Funding the Recount for Washington State Governor

Currently, Dino Rossi has a 42-vote lead over Christine Gregoire, and he was certified as governor elect today. With such a tiny margin, I think the state should automatically do another count, but for another to occur, the Washington State Democrats need to pay 25¢ per ballot for a manual recount. This could wind up costing $1 million, and the party needs to put up $750,000 by tomorrow, 2 December, to make the state get started.

I’d hate to see the party spend that kind of money only to have Rossi still win, and if Gregoire came out ahead, the Republicans would surely challenge that, so the final outcome is quite unknown. I’m in no hurry, though, to have Rossi as our governor. Hmm.

You can donate to make this happen. Both time and money are required.

Author: Gary

Writer and editor living in Seattle.

2 thoughts on “Funding the Recount for Washington State Governor”

  1. You know what I love about this whole thing? I love the way Christine Gregoire has not conceded the race. A disappointed Democrat’s mind gets to wondering what would have happened if Kerry had not conceded. Or Gore. Still, that is some serious chutzpah and I tip my hat to Ms. Gregoire. I might have to change my opinion about her after all this.

  2. Yeah, I’m hoping that the memory of Gore’s graceful exit continues to grate on the nerves of Democrats for many years to come.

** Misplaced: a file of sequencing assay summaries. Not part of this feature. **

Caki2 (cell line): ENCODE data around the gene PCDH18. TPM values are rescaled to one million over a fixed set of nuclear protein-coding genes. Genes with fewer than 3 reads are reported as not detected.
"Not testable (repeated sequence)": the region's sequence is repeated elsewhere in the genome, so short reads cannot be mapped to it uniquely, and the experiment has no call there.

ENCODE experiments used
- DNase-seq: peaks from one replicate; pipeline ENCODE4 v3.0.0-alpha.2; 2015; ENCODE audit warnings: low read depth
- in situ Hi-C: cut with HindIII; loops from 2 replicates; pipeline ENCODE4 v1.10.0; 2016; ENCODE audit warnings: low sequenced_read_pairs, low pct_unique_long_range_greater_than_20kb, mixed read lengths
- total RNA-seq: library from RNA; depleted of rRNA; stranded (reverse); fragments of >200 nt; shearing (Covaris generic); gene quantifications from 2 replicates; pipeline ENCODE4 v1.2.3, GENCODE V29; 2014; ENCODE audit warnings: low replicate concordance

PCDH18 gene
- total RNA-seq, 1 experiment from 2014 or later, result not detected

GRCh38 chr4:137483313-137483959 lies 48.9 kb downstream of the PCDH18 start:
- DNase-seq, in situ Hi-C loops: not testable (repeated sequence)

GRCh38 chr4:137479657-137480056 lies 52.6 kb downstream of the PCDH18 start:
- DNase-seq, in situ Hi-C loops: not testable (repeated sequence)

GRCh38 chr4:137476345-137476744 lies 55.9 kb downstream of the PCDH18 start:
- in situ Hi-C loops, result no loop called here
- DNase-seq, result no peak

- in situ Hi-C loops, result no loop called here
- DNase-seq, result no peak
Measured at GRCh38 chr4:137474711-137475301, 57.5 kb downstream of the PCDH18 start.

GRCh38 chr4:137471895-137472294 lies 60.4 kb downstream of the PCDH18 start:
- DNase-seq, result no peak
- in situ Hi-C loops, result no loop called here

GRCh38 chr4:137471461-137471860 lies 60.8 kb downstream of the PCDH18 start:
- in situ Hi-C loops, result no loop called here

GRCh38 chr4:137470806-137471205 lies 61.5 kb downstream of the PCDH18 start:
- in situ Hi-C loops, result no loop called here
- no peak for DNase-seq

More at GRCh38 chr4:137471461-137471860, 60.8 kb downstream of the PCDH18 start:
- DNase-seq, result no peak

I received some mail this morning from regarding the race for governor in Washington. The mail states: “recounts typically favor the candidate who is behind”. It seems like this could only be objectively true if there is also typically something accidental or intentional that favors the candidate with the greater number of votes in earlier counts. Perhaps a win for the one with fewer votes in earlier counts is the typical outcome historically? I think of the stock market now and “past performance is no guarantee of future performance”.

    I also received mail from Wesley Clark’s PAC asking for donations for Charlie Melancon, who won a place on this Saturday’s Louisiana run-off ballot for a seat in Congress. I thought run-off balloting had the same number of polls as a regular ballot system, but voters ranked candidates by preference rather than picking only one. However it works in Louisiana, campaigning continues…

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